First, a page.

Insufficient sleep can happen for many reasons. It can be self imposed by staying up late to watch a show or surf the internet, or personal obligations like caring for children or family members can take away from your sleep time. Maybe your mind is racing with the things you need to do the next day, or maybe your work hours are inconsistent. We all know that missing out on sleep has an impact on us, but how are we impacted?
The most obvious would be the cognitive impact. Lack of sleep can result in irritability, anxiety, depression, lack of motivation, and can affect your concentration, make you more forgetful, increase your likelihood of errors and lead you to make poor decisions. But cognition is not the only way insufficient sleep can affect you: your immune system can be compromised making you more susceptible to colds and flu, cause weight gain, and increase your risk of diabetes, heart disease and cancer.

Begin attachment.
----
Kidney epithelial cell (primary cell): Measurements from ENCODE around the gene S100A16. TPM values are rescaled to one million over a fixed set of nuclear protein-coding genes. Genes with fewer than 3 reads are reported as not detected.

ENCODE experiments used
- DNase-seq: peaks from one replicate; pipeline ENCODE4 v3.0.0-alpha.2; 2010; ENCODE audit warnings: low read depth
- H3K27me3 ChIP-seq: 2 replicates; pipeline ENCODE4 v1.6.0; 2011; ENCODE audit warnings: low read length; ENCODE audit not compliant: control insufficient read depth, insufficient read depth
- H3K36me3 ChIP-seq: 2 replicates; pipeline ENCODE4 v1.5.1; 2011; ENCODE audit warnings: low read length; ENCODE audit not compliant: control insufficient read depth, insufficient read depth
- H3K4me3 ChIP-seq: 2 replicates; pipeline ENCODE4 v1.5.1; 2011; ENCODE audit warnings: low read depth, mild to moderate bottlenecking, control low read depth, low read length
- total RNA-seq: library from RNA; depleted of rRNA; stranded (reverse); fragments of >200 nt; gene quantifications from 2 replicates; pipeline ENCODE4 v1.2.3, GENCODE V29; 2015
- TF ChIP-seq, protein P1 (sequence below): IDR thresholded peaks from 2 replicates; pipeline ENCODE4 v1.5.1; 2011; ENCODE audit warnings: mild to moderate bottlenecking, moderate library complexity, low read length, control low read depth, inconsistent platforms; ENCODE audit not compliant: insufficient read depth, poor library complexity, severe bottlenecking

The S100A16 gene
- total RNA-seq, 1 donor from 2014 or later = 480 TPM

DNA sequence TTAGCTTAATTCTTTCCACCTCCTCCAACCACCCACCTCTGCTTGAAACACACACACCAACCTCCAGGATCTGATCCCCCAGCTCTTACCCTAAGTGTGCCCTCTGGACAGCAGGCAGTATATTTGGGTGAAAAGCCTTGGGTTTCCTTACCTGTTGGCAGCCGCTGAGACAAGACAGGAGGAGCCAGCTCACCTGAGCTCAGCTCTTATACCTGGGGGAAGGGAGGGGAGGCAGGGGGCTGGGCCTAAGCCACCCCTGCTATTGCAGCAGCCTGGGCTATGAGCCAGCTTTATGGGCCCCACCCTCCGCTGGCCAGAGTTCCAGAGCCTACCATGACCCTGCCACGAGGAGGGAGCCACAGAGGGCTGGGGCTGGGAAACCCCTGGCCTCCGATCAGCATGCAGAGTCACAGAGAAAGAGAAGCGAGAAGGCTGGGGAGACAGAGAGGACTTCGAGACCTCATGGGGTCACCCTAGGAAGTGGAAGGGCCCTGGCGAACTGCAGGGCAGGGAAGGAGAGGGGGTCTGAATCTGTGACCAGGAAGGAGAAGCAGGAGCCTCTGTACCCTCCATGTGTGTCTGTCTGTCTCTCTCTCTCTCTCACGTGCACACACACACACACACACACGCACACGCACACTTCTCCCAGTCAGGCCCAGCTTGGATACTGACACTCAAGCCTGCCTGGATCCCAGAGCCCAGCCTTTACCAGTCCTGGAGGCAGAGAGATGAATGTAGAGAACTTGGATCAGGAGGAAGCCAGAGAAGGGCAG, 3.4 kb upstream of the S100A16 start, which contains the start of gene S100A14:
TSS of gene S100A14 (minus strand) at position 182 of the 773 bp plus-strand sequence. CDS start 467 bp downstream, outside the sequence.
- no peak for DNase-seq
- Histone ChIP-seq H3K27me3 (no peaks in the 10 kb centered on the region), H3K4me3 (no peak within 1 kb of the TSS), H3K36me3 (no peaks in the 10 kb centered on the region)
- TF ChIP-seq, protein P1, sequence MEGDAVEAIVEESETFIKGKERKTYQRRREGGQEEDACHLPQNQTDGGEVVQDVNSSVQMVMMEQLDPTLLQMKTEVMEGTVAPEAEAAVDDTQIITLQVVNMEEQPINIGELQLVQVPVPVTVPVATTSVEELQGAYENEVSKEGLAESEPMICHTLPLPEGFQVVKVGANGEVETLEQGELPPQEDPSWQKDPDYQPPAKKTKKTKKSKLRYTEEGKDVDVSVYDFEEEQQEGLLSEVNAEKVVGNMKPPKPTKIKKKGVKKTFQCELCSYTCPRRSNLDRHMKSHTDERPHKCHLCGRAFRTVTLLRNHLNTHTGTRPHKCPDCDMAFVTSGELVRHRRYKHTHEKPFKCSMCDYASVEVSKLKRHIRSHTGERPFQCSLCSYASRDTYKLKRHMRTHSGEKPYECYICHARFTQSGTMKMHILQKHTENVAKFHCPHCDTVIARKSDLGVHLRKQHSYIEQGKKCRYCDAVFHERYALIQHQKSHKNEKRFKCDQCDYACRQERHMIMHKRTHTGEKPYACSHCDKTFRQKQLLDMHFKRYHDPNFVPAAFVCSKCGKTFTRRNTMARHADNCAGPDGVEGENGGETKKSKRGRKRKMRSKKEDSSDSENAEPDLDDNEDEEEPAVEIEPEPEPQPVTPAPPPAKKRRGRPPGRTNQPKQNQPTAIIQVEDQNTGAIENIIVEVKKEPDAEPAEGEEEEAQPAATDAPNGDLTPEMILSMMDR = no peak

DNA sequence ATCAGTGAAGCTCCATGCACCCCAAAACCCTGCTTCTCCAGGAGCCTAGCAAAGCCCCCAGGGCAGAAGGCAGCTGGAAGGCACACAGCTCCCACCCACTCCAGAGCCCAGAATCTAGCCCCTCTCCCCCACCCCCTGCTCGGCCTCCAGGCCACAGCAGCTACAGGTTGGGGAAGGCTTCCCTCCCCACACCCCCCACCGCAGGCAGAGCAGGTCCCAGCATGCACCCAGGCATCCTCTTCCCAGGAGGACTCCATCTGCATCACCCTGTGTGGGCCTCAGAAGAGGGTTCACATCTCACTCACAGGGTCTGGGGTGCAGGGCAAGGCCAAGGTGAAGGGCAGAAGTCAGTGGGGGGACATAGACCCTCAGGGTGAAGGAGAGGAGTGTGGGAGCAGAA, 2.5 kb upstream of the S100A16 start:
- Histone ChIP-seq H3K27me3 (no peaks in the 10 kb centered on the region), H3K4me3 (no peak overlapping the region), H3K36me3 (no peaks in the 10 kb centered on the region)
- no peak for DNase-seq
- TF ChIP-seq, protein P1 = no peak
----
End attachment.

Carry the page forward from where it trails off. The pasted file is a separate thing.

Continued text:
So what can be done? Start by avoiding stimulants such as caffeine and nicotine, alcohol, and large meals before bed, which can interfere with your sleeping patterns. Then try to get into a routine by going to bed and get up at the same time every day. This helps to regulate circadian rhythm. Lastly, if you’re an adult, aim to get between 7-8 hours of sleep every night.